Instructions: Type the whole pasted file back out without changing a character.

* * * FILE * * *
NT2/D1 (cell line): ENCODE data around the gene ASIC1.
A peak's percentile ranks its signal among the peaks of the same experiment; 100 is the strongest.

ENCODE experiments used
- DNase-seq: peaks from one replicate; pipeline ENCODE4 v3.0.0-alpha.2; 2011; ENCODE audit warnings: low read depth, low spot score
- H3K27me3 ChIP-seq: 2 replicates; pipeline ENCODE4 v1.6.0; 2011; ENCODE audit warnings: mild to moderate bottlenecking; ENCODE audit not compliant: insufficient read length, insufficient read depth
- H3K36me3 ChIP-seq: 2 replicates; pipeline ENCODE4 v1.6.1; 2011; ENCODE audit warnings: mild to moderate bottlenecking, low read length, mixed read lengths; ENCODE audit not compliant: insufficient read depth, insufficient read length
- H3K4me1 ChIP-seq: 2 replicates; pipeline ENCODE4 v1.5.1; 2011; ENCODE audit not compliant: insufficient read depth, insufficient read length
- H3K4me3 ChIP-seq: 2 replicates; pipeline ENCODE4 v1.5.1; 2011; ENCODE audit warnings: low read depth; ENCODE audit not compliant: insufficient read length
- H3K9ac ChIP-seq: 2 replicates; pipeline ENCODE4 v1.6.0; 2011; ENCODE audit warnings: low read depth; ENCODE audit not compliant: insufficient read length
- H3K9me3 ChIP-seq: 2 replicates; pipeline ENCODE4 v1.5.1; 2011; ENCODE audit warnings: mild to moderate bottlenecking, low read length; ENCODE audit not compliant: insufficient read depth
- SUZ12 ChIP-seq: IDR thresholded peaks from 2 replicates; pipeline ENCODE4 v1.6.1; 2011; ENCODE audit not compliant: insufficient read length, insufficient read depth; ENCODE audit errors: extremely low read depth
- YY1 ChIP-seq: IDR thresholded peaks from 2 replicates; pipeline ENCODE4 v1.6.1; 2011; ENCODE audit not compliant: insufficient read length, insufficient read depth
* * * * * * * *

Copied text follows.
NT2/D1 (cell line): ENCODE data around the gene ASIC1.
A peak's percentile ranks its signal among the peaks of the same experiment; 100 is the strongest.

ENCODE experiments used
- DNase-seq: peaks from one replicate; pipeline ENCODE4 v3.0.0-alpha.2; 2011; ENCODE audit warnings: low read depth, low spot score
- H3K27me3 ChIP-seq: 2 replicates; pipeline ENCODE4 v1.6.0; 2011; ENCODE audit warnings: mild to moderate bottlenecking; ENCODE audit not compliant: insufficient read length, insufficient read depth
- H3K36me3 ChIP-seq: 2 replicates; pipeline ENCODE4 v1.6.1; 2011; ENCODE audit warnings: mild to moderate bottlenecking, low read length, mixed read lengths; ENCODE audit not compliant: insufficient read depth, insufficient read length
- H3K4me1 ChIP-seq: 2 replicates; pipeline ENCODE4 v1.5.1; 2011; ENCODE audit not compliant: insufficient read depth, insufficient read length
- H3K4me3 ChIP-seq: 2 replicates; pipeline ENCODE4 v1.5.1; 2011; ENCODE audit warnings: low read depth; ENCODE audit not compliant: insufficient read length
- H3K9ac ChIP-seq: 2 replicates; pipeline ENCODE4 v1.6.0; 2011; ENCODE audit warnings: low read depth; ENCODE audit not compliant: insufficient read length
- H3K9me3 ChIP-seq: 2 replicates; pipeline ENCODE4 v1.5.1; 2011; ENCODE audit warnings: mild to moderate bottlenecking, low read length; ENCODE audit not compliant: insufficient read depth
- SUZ12 ChIP-seq: IDR thresholded peaks from 2 replicates; pipeline ENCODE4 v1.6.1; 2011; ENCODE audit not compliant: insufficient read length, insufficient read depth; ENCODE audit errors: extremely low read depth
- YY1 ChIP-seq: IDR thresholded peaks from 2 replicates; pipeline ENCODE4 v1.6.1; 2011; ENCODE audit not compliant: insufficient read length, insufficient read depth